Tom D is a name synonymous with villainy. The Fantômas of the shadowy demi-monde of Shit Commuter.

Tom D. yesterday.

Fizzles, Friday, 10 July 2015 03:10 (3 weeks ago) Permalink

Pursuing the noble villainous art of metaphorical cuffing around the ears cos cunts gotta be told for their own and everyone else's good mansplaining since 2002, I'll wager.

quixotic yet visceral (Bob Six), Friday, 10 July 2015 08:32 (3 weeks ago) Permalink

Why 2002?

holger sharkey (Tom D.), Friday, 10 July 2015 09:09 (3 weeks ago) Permalink

not sure if I should be surprised you're using 'mansplaining' in its new, exciting, completely redundant context

and she's baconing like she's never baconed before (DJ Mencap), Friday, 10 July 2015 09:23 (3 weeks ago) Permalink

as opposed to the old exciting completely redundant etc

irl lol (darraghmac), Friday, 10 July 2015 09:25 (3 weeks ago) Permalink

something about 'derailing' here maybe

and she's baconing like she's never baconed before (DJ Mencap), Friday, 10 July 2015 09:26 (3 weeks ago) Permalink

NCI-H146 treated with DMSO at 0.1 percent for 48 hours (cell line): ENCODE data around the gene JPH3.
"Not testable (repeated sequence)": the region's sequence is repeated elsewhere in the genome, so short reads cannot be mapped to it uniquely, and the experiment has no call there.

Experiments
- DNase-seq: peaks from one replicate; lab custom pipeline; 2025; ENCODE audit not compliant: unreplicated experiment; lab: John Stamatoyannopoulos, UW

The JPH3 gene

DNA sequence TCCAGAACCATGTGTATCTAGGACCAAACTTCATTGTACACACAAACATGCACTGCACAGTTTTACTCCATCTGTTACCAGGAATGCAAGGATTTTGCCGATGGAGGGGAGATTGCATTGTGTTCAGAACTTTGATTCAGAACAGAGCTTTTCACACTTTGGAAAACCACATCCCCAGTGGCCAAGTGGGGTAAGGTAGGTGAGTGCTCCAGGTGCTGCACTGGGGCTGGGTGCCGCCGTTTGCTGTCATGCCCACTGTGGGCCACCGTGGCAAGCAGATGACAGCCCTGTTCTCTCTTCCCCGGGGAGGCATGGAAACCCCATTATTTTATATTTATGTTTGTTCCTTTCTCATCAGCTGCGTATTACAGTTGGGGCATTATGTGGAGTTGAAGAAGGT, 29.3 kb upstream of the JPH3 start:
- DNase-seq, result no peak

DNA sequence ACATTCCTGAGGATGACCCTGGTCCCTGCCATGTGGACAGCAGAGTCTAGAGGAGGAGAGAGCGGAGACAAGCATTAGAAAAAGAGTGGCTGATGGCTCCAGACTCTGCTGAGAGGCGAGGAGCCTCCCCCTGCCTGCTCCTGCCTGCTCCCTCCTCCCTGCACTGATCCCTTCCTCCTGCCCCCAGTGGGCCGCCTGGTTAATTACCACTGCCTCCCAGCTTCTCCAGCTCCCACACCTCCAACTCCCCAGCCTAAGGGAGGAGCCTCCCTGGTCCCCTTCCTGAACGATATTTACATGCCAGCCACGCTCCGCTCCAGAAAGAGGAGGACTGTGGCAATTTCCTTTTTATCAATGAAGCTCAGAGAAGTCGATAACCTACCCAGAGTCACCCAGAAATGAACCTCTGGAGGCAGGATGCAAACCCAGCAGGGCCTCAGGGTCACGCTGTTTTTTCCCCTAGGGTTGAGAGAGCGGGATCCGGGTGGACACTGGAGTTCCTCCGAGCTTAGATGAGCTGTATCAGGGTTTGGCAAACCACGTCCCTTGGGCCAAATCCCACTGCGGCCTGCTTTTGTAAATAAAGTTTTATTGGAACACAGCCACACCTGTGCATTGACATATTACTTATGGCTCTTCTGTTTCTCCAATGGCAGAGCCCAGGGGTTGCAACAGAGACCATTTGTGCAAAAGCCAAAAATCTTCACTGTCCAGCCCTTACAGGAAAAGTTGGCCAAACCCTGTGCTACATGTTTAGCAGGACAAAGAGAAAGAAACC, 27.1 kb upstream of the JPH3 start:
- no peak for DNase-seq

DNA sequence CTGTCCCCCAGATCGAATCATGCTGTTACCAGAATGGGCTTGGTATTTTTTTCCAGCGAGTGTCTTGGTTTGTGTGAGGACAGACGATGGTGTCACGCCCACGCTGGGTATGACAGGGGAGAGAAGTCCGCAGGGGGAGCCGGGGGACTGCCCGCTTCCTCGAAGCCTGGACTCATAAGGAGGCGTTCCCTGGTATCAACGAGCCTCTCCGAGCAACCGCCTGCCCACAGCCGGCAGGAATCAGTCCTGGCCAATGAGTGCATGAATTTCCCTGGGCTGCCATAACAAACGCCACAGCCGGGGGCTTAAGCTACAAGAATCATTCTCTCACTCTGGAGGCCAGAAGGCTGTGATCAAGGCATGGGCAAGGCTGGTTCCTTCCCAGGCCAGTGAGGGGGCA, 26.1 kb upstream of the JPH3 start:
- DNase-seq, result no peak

heh

irl lol (darraghmac), Friday, 10 July 2015 09:36 (3 weeks ago) Permalink

Apologies - there's something about Transport in London which makes me IA and unreasonable. I'm taking myself off here for a bit.

quixotic yet visceral (Bob Six), Friday, 10 July 2015 09:43 (3 weeks ago) Permalink

Not at all, I'm the unreasonable one here, remember?

holger sharkey (Tom D.), Friday, 10 July 2015 11:18 (3 weeks ago) Permalink

FYI I'm pretty sure that if Tom's bus dude were able to get the Tube yesterday he'd have been one of those fuckers who gets on a half-empty carriage and immediately stands right in front of the door.

Matt DC, Friday, 10 July 2015 12:53 (3 weeks ago) Permalink

These people are the worst fucking human beings in the world and I wish them nothing but unpleasantness.

Matt DC, Friday, 10 July 2015 12:53 (3 weeks ago) Permalink

Bet they also get to the top/bottom of an escalator, step off then DON'T FUCKING GO ANYWHERE.

ailsa, Friday, 10 July 2015 12:57 (3 weeks ago) Permalink


You must be logged in to post. Please either login here, or if you are not registered, you may register here.